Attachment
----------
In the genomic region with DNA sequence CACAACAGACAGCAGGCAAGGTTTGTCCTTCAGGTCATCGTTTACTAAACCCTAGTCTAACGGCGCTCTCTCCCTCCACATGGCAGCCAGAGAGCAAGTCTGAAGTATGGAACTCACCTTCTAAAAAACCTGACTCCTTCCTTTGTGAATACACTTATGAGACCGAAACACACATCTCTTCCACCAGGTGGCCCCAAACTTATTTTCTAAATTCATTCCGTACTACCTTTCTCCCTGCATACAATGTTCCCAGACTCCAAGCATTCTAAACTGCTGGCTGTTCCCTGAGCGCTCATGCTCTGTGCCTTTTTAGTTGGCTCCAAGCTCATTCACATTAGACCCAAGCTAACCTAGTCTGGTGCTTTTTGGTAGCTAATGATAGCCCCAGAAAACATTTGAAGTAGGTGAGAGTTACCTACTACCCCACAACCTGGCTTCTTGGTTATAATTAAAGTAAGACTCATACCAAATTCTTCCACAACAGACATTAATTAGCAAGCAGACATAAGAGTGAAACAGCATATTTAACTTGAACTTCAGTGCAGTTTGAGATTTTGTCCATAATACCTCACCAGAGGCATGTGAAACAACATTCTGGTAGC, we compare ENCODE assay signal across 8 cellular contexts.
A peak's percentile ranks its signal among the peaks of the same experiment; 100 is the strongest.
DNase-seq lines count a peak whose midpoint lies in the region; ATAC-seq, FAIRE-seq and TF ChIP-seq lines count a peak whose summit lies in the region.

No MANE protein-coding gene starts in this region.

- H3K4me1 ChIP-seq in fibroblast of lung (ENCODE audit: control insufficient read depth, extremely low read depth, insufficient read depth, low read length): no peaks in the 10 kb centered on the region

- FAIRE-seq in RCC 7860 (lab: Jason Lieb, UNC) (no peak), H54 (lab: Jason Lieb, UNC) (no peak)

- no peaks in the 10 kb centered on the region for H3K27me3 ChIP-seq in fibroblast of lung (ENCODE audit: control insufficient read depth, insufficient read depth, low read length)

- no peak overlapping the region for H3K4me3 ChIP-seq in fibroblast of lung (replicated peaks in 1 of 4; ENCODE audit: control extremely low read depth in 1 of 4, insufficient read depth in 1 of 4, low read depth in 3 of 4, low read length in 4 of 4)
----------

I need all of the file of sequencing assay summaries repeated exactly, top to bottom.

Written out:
In the genomic region with DNA sequence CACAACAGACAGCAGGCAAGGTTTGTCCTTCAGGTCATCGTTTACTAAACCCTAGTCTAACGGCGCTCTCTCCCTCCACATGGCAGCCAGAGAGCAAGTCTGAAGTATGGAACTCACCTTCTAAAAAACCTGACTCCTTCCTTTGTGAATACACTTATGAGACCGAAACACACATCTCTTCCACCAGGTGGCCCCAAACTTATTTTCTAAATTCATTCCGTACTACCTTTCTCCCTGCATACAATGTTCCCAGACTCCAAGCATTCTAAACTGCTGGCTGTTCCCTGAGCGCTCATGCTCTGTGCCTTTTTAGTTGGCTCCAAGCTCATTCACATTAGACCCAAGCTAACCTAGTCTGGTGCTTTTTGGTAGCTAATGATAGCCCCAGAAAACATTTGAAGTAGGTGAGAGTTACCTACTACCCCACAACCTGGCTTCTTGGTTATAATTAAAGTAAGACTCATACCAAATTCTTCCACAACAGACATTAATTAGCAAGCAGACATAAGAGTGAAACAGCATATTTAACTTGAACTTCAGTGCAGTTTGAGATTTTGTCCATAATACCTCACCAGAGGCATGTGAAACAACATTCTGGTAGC, we compare ENCODE assay signal across 8 cellular contexts.
A peak's percentile ranks its signal among the peaks of the same experiment; 100 is the strongest.
DNase-seq lines count a peak whose midpoint lies in the region; ATAC-seq, FAIRE-seq and TF ChIP-seq lines count a peak whose summit lies in the region.

No MANE protein-coding gene starts in this region.

- H3K4me1 ChIP-seq in fibroblast of lung (ENCODE audit: control insufficient read depth, extremely low read depth, insufficient read depth, low read length): no peaks in the 10 kb centered on the region

- FAIRE-seq in RCC 7860 (lab: Jason Lieb, UNC) (no peak), H54 (lab: Jason Lieb, UNC) (no peak)

- no peaks in the 10 kb centered on the region for H3K27me3 ChIP-seq in fibroblast of lung (ENCODE audit: control insufficient read depth, insufficient read depth, low read length)

- no peak overlapping the region for H3K4me3 ChIP-seq in fibroblast of lung (replicated peaks in 1 of 4; ENCODE audit: control extremely low read depth in 1 of 4, insufficient read depth in 1 of 4, low read depth in 3 of 4, low read length in 4 of 4)